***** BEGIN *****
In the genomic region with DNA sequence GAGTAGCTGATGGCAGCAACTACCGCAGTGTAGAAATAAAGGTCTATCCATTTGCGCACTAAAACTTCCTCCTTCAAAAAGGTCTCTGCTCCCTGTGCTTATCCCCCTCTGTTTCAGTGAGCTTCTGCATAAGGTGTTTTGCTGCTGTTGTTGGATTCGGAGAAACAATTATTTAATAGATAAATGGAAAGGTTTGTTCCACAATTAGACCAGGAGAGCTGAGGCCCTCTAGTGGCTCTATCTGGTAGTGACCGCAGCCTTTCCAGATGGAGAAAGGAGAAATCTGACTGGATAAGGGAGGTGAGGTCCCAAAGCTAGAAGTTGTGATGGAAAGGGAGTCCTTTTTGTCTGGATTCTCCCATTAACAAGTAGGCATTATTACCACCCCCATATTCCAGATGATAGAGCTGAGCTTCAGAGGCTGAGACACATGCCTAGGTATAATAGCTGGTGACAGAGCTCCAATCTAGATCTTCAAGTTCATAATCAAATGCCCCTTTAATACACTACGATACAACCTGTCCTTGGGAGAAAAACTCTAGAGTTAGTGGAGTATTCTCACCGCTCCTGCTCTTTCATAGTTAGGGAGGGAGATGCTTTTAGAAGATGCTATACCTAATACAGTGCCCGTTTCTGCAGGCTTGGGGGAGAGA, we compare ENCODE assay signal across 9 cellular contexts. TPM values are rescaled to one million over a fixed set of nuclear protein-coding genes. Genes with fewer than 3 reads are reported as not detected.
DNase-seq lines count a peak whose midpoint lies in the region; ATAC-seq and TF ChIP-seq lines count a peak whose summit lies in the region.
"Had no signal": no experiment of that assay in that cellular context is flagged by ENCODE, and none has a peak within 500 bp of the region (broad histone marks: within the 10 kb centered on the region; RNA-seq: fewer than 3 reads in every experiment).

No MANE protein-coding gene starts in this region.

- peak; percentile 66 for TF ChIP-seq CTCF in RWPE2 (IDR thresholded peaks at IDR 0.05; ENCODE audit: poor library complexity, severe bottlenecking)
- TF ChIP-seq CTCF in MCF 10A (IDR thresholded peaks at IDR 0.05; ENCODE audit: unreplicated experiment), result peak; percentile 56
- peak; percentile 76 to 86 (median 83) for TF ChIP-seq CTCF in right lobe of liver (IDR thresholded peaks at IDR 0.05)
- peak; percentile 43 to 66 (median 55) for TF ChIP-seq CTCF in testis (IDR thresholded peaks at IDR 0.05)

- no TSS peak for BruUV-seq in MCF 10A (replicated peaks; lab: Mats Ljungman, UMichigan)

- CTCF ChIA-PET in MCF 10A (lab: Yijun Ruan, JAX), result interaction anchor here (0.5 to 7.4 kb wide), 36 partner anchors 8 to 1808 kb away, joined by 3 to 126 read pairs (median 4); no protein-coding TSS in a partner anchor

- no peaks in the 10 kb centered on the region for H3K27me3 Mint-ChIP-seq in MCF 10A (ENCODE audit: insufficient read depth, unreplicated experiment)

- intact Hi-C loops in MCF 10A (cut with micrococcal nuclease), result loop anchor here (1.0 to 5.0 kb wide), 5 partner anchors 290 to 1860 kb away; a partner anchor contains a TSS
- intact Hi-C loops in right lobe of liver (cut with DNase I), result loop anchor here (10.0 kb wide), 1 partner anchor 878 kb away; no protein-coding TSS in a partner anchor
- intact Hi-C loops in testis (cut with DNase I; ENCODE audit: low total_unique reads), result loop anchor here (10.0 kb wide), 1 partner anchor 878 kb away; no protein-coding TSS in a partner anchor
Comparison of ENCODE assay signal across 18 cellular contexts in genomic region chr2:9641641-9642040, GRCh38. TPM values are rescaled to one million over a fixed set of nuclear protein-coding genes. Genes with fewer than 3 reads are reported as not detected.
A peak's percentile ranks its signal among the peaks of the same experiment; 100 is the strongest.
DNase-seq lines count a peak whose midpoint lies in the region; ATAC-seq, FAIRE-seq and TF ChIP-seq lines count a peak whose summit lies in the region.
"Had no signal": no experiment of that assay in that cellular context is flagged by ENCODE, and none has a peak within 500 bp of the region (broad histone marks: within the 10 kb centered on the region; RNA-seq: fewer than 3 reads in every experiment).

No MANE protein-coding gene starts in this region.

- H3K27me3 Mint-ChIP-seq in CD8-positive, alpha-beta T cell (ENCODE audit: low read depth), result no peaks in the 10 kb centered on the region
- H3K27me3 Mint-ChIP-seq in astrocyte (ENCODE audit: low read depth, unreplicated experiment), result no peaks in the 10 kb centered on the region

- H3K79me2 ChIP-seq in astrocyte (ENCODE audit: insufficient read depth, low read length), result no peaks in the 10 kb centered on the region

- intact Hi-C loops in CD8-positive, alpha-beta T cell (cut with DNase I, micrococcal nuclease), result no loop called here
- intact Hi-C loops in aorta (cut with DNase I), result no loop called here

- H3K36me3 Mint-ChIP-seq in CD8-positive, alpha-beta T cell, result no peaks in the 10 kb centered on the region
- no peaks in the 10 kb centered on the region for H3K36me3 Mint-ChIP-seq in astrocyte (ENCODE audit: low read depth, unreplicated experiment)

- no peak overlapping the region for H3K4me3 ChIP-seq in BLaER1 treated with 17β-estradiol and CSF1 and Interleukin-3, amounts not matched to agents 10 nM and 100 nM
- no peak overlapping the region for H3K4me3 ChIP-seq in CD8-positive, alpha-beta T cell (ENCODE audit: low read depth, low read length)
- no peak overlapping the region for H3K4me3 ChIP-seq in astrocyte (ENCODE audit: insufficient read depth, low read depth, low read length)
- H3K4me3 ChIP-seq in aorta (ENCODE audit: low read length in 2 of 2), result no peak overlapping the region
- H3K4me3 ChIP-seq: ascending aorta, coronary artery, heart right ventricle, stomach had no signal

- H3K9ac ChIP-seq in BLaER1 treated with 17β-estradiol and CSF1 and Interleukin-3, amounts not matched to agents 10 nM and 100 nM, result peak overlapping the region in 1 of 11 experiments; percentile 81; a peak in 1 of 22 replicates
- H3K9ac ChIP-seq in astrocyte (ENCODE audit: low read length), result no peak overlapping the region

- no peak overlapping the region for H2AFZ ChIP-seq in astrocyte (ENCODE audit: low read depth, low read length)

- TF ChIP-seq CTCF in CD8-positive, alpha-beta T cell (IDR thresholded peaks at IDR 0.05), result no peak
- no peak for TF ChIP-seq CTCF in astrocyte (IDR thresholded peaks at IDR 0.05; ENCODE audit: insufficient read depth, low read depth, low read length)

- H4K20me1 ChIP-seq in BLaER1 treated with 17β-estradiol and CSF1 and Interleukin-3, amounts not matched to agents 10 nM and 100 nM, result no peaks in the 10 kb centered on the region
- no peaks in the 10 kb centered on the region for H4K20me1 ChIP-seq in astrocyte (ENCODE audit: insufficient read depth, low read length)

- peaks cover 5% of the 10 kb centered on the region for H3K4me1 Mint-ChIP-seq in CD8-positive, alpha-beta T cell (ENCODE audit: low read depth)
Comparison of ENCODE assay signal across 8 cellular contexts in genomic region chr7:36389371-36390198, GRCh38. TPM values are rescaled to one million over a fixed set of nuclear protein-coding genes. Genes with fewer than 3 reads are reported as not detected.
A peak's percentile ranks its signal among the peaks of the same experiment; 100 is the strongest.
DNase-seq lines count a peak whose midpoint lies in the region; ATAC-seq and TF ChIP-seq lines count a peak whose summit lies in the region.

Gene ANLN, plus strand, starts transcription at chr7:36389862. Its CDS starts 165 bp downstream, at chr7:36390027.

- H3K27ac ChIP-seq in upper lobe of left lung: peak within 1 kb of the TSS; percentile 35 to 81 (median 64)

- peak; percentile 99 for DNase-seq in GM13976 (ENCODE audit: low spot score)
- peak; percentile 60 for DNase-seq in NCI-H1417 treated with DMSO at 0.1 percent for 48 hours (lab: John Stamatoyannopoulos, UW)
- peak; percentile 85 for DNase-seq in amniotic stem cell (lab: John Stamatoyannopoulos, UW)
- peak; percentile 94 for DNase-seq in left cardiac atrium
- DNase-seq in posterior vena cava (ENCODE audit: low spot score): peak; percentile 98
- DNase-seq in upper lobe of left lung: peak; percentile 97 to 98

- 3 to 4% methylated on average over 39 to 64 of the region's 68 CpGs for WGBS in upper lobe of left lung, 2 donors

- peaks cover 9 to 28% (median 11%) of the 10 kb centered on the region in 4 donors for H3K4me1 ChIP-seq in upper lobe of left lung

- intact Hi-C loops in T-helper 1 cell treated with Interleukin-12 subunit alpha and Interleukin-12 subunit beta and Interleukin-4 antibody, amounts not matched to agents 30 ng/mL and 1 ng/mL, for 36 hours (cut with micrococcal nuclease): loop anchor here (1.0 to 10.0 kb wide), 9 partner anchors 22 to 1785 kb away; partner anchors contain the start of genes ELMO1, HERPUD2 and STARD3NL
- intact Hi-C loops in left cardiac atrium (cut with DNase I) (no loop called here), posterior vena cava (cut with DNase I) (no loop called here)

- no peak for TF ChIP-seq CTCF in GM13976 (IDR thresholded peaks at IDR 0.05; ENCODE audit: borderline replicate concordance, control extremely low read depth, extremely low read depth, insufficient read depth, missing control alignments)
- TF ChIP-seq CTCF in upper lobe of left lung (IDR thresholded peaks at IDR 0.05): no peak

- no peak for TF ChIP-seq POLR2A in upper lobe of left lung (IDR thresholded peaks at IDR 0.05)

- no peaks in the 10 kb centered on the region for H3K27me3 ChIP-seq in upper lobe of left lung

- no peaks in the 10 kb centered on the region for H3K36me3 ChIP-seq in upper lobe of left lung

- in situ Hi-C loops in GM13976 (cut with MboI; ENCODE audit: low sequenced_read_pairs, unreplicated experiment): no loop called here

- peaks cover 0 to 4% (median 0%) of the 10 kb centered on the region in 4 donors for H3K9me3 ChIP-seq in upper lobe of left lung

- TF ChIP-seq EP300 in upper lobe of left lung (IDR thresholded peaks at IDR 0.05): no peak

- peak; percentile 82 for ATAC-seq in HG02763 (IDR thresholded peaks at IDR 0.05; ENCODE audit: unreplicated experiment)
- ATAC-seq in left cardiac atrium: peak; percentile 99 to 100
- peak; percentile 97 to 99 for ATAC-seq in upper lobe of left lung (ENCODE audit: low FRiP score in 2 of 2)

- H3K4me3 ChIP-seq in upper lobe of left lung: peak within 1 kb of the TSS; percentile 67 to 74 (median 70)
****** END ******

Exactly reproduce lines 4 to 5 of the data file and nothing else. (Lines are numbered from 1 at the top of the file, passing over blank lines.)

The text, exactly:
No MANE protein-coding gene starts in this region.

- peak; percentile 66 for TF ChIP-seq CTCF in RWPE2 (IDR thresholded peaks at IDR 0.05; ENCODE audit: poor library complexity, severe bottlenecking)